SpaceX countersues DOJ, alleging unconstitutionality in discriminatory hiring lawsuit

SpaceX is fighting back against a lawsuit filed by the U.S. Department of Justice (DOJ) alleging discriminatory hiring practices. SpaceX asserts that the DOJ’s lawsuit is unconstitutional and is responding with a countersuit.

The original lawsuit, filed by the DOJ last month, accused SpaceX of discriminating against refugees and asylum seekers in its hiring processes. The allegations stated that from September 2018 to May 2022, SpaceX discouraged asylees and refugees from applying for positions and declined to hire them due to their citizenship status, purportedly violating the Immigration and Nationality Act (INA). SpaceX was also accused of falsely stating in its job listings that only green card holders and U.S. citizens could be employed by the company, citing federal export control laws as the reason.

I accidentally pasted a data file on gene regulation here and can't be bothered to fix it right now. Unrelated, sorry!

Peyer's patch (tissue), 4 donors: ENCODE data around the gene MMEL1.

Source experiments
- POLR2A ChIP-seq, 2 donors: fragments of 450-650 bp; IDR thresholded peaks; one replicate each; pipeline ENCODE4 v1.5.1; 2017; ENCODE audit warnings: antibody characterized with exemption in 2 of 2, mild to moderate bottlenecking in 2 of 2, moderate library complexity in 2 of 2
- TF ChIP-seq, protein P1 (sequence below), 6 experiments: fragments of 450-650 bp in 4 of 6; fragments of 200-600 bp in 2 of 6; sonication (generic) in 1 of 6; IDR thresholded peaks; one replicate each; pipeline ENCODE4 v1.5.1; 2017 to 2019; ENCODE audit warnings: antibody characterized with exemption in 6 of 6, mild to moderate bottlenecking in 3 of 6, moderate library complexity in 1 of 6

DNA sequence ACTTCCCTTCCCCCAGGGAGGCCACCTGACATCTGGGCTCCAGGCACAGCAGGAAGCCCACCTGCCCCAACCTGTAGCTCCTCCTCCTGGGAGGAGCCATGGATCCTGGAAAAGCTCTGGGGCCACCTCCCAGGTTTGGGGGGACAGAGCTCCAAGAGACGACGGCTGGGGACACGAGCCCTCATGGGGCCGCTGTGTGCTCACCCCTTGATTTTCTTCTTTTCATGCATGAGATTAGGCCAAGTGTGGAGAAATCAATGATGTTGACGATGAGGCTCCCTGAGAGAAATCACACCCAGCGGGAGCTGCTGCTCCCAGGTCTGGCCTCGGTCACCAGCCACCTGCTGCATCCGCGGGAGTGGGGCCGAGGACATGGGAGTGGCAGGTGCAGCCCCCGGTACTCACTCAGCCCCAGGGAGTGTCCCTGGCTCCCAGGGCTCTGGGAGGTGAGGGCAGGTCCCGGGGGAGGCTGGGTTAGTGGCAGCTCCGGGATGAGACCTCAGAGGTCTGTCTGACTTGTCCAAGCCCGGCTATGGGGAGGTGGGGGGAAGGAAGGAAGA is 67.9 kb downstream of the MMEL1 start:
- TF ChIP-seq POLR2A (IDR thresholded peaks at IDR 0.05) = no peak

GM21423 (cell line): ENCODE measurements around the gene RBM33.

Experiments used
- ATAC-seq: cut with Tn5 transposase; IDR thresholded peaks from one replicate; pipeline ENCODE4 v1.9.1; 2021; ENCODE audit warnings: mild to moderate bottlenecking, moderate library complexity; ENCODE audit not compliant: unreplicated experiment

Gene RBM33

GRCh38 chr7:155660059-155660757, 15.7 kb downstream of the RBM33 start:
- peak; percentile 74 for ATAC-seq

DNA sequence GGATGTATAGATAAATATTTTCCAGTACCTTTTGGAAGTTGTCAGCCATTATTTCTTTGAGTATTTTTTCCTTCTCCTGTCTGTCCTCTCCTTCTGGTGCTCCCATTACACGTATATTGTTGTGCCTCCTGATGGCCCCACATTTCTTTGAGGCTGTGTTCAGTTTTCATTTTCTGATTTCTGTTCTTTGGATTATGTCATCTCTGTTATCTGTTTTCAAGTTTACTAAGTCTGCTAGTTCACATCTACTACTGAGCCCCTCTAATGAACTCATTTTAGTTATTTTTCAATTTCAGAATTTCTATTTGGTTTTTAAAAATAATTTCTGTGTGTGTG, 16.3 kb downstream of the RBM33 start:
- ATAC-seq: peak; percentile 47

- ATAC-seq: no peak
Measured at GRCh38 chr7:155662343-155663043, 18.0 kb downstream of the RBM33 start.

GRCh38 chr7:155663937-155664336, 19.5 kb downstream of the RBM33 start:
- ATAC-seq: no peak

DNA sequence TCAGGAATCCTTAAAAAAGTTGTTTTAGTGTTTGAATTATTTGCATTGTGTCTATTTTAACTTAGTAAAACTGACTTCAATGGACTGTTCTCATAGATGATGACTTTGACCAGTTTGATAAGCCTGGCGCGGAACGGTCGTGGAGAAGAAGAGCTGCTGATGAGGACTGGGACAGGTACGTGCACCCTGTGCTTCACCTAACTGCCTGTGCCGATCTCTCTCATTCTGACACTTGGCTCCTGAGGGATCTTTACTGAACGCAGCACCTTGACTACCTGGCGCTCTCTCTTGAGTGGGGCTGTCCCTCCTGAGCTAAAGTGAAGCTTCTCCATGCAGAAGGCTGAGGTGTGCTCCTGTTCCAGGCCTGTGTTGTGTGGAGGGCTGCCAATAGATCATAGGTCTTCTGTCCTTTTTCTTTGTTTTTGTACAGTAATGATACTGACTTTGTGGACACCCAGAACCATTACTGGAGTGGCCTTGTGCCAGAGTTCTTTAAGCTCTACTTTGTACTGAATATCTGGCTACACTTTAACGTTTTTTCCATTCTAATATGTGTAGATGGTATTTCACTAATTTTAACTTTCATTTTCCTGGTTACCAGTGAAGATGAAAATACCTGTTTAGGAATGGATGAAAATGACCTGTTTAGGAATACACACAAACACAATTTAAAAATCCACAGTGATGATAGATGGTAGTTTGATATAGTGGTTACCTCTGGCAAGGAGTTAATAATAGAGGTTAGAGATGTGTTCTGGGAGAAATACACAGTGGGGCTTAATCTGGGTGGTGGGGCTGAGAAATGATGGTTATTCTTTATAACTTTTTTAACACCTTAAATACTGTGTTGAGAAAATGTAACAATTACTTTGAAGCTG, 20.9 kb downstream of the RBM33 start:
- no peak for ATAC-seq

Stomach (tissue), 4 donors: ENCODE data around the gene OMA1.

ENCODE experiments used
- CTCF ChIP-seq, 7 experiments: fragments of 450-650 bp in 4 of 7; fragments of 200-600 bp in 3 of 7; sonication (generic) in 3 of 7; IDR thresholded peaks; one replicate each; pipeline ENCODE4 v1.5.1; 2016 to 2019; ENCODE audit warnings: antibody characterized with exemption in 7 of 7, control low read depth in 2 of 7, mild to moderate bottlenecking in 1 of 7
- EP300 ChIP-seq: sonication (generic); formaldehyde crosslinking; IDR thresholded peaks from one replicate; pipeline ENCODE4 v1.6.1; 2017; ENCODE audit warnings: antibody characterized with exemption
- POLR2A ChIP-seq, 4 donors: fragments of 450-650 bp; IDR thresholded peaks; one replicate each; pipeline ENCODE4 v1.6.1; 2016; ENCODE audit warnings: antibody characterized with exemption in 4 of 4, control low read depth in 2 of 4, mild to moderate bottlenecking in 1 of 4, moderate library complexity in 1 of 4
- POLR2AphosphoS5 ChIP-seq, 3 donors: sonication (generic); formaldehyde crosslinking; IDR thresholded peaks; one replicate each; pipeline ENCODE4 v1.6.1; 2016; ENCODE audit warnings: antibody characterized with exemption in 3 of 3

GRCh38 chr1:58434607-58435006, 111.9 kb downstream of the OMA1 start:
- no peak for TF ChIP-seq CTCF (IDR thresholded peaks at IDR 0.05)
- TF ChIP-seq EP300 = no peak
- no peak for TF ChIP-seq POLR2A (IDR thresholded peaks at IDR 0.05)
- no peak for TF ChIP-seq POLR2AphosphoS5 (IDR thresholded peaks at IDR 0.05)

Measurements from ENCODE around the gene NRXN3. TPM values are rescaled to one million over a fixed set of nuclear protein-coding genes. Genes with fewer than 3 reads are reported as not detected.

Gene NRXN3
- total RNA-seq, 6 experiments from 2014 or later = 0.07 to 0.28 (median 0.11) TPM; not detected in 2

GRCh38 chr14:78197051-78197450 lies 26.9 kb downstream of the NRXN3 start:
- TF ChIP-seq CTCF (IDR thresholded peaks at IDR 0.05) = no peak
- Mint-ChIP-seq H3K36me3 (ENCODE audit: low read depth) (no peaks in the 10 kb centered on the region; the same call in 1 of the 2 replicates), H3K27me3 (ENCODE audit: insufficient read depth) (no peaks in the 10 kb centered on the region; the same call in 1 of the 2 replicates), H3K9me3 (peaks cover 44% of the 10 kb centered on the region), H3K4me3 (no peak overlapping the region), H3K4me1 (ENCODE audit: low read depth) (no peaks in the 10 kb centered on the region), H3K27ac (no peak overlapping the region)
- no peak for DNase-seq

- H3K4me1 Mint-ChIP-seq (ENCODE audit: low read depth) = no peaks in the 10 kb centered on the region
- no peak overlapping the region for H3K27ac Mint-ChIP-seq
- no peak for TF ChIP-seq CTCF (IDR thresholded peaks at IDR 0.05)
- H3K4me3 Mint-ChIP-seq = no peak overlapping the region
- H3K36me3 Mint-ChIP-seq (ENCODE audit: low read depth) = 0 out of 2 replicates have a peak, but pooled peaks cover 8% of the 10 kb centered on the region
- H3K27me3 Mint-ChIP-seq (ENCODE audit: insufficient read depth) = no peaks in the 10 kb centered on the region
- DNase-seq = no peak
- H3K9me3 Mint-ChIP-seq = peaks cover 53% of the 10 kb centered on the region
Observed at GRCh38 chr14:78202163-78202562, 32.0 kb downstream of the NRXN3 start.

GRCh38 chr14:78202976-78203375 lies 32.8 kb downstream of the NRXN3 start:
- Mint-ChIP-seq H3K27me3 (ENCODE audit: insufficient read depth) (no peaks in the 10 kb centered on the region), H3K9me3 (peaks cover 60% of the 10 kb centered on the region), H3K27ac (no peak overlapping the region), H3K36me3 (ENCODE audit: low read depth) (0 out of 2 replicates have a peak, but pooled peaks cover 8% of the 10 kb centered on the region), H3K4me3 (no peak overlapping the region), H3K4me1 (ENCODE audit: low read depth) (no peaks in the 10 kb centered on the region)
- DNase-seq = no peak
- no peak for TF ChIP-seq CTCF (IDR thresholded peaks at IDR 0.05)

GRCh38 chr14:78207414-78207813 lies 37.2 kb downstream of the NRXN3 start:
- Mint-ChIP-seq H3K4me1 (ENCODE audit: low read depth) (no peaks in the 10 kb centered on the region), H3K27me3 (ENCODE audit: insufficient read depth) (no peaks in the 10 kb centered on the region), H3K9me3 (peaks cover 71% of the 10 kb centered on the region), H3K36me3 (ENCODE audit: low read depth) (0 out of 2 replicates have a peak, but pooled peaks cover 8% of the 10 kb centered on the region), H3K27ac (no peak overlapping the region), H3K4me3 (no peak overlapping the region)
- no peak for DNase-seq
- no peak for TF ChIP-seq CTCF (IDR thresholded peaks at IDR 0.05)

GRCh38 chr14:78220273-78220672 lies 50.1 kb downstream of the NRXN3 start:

In response to the allegations, SpaceX has filed its own lawsuit, arguing that international regulations do not prohibit the hiring of refugees. In the lawsuit, filed on Friday, the company says that the accusations against them are “factually and legally insupportable.” They maintain that their goal is to employ the most qualified candidates for every position, regardless of their citizenship status.

SpaceX emphasized that they have already hired hundreds of noncitizens, contradicting the DOJ’s claims.

Additionally, SpaceX is challenging the constitutionality of the DOJ’s lawsuit. They argue that the administrative judge who presided over the initial lawsuit was “unconstitutionally appointed,” and they contend that their right to a jury trial is being infringed upon.

A court hearing date for this ongoing legal battle has not been scheduled.

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